17

Assume the following API:

package nashorn.test;

public class API {

    public static void test(String string) {
        throw new RuntimeException("Don't call this");
    }

    public static void test(Integer... args) {
        System.out.println("OK");
    }
}

The following Nashorn JavaScript snippet will fail:

var API = Java.type("nashorn.test.API");
API.test(1);

The first method will be called instead of the second. Is this a bug in the Nashorn engine?

For the record, this issue was previously reported on the jOOQ User Group, where method overloading and varargs are used heavily, and where this issue may cause a lot of trouble.

About boxing

There might be a suspicion that this could have to do with boxing. It doesn't. The problem also appears when I do

public class API {

    public static void test(String string) {
        throw new RuntimeException("Don't call this");
    }

    public static void test(Integer... args) {
        System.out.println("OK");
    }

    public static void test(MyType... args) {
        System.out.println("OK");
    }
}

And:

public class MyType {
}

And then:

var API = Java.type("nashorn.test.API");
var MyType = Java.type("nashorn.test.MyType");

API.test(new MyType());
  • Since varargs are syntactic sugar for an array I'd argue that Nashorn does the right thing. – a better oliver Sep 1 '14 at 16:38
  • @zeroflagL: But I don't even call the method with a string. There's no string type involved! If that's an ambiguous case, I'd prefer an exception to be thrown than the "wrong" (i.e. unexpected) method being called – Lukas Eder Sep 1 '14 at 17:11
  • 2
    You call a method with one argument, which is not an array. API has a method with a single non-array / non-varargs parameter. Match. From the docs: If a Java method expects a String or a Boolean object, the values will be converted using all conversions allowed by the ToString and ToBoolean conversions defined by the JavaScript specification. While I understand your position, it seems like a reasonable behavior to me. – a better oliver Sep 1 '14 at 18:17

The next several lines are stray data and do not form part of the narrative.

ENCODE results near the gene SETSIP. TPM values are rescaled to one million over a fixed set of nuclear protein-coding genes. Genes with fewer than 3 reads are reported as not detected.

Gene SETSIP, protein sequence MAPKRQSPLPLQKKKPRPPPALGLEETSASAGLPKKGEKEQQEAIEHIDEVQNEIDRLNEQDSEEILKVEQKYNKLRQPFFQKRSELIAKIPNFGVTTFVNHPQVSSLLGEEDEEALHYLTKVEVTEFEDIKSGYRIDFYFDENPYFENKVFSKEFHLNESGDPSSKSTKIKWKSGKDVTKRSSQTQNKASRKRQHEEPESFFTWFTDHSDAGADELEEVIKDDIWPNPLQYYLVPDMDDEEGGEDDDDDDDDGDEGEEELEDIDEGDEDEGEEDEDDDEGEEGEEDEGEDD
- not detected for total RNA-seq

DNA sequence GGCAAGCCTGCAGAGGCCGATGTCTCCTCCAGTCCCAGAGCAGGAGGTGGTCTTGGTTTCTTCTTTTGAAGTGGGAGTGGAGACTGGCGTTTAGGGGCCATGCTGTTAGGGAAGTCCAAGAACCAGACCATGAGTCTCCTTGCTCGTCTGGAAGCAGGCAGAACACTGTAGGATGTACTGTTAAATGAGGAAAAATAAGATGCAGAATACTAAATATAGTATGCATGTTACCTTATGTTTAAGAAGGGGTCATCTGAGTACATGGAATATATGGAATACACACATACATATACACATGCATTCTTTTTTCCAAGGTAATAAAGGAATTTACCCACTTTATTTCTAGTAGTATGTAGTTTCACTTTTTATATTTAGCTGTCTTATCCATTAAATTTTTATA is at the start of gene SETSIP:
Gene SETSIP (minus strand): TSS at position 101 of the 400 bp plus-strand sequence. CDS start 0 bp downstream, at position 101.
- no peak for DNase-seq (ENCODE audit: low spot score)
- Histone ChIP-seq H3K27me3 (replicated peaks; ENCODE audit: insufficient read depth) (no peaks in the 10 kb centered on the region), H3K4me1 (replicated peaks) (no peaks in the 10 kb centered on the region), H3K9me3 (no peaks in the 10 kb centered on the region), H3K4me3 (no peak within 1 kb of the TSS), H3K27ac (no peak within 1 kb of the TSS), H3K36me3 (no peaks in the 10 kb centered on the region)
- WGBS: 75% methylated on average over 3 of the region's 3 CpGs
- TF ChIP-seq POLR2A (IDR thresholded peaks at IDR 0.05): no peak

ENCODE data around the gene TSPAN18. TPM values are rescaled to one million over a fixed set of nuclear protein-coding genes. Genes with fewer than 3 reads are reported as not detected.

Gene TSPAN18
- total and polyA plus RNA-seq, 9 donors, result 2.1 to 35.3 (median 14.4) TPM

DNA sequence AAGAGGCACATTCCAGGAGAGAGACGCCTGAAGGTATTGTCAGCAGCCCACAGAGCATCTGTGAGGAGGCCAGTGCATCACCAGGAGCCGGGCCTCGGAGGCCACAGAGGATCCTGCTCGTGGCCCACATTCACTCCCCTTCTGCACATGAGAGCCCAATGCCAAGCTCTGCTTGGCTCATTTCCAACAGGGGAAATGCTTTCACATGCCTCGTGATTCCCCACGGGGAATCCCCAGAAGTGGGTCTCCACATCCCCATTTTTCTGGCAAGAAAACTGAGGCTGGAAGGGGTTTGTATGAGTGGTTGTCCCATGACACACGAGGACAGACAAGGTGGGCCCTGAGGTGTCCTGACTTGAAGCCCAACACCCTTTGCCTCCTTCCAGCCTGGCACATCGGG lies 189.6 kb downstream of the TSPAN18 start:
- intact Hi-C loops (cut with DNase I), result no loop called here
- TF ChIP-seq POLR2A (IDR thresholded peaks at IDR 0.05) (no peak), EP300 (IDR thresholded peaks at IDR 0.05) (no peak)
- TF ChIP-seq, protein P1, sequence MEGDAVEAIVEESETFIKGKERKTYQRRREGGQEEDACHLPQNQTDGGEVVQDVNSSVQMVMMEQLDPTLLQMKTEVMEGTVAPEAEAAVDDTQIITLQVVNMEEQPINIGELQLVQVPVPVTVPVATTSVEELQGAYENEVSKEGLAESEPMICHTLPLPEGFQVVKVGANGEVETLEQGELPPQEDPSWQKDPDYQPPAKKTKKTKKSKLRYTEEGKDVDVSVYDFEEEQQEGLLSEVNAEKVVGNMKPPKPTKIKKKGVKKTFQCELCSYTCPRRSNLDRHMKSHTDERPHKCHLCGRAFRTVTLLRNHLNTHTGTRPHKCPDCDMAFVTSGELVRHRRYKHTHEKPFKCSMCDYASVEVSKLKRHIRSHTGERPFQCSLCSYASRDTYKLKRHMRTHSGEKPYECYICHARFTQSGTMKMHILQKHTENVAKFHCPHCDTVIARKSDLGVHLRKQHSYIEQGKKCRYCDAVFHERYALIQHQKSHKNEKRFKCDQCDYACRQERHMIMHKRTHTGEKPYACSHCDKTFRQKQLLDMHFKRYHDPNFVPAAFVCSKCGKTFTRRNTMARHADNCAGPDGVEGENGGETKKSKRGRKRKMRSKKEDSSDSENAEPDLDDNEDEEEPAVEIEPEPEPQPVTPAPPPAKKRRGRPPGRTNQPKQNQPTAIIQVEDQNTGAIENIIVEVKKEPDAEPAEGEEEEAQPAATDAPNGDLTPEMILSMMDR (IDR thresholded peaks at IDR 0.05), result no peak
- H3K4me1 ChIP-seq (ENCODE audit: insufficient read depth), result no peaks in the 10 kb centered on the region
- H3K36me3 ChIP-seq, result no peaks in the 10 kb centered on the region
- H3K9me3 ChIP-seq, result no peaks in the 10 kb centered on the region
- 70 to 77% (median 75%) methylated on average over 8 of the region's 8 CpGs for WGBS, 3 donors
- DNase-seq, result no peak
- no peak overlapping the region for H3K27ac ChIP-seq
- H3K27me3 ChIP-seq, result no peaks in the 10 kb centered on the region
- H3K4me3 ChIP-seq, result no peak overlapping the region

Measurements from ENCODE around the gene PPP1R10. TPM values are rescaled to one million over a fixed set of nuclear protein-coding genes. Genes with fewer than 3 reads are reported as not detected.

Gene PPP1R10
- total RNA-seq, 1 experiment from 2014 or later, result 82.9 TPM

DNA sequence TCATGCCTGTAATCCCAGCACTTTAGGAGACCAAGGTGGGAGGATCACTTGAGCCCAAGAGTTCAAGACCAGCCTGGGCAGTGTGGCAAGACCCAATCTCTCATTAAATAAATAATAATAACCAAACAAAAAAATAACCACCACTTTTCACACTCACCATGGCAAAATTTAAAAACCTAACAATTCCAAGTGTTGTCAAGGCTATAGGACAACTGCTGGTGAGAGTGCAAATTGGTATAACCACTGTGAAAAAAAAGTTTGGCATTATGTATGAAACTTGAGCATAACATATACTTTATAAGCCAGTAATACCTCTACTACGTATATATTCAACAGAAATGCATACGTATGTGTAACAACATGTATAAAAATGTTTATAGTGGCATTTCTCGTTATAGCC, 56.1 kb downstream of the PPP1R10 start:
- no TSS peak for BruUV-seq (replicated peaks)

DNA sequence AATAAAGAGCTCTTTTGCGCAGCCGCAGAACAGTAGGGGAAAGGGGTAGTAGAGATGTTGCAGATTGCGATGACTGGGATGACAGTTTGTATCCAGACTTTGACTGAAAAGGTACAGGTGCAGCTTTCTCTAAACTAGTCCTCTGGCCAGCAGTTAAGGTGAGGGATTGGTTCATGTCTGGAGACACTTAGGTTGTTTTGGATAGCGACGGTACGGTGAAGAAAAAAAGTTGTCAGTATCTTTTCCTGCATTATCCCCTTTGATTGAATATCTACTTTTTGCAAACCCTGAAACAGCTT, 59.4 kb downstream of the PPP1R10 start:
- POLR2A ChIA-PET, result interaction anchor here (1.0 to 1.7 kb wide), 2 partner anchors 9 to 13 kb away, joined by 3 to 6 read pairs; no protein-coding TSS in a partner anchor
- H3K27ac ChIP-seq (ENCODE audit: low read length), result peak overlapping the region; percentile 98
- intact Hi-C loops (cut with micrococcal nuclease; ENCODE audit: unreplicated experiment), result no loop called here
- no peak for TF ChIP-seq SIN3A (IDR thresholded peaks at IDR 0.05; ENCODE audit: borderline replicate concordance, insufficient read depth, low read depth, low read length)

• @zeroflagL: If you mean this documentation I'd just say that the varargs case is not specified, at least not in the level of granularity that we'd expect from the JLS... But with Attila's answer, I can now see how this behaviour makes sense from a JavaScript developer point of view. – Lukas Eder Sep 2 '14 at 5:54
26

As the guy who wrote the overload resolution mechanism for Nashorn, I'm always fascinated with corner cases that people run into. For better or worse, here's how this ends up being invoked:

Nashorn's overload method resolution mimics Java Language Specification (JLS) as much as possible, but allows for JavaScript-specific conversions too. JLS says that when selecting a method to invoke for an overloaded name, variable arity methods can be considered for invocation only when there is no applicable fixed arity method. Normally, when invoking from Java test(String) would not be an applicable to an invocation with an int, so the test(Integer...) method would get invoked. However, since JavaScript actually allows number-to-string implicit conversion, it is applicable, and considered before any variable arity methods. Hence the observed behavior. Arity trumps non-conversion. If you added a test(int) method, it'd be invoked before the String method, as it's fixed arity and more specific than the String one.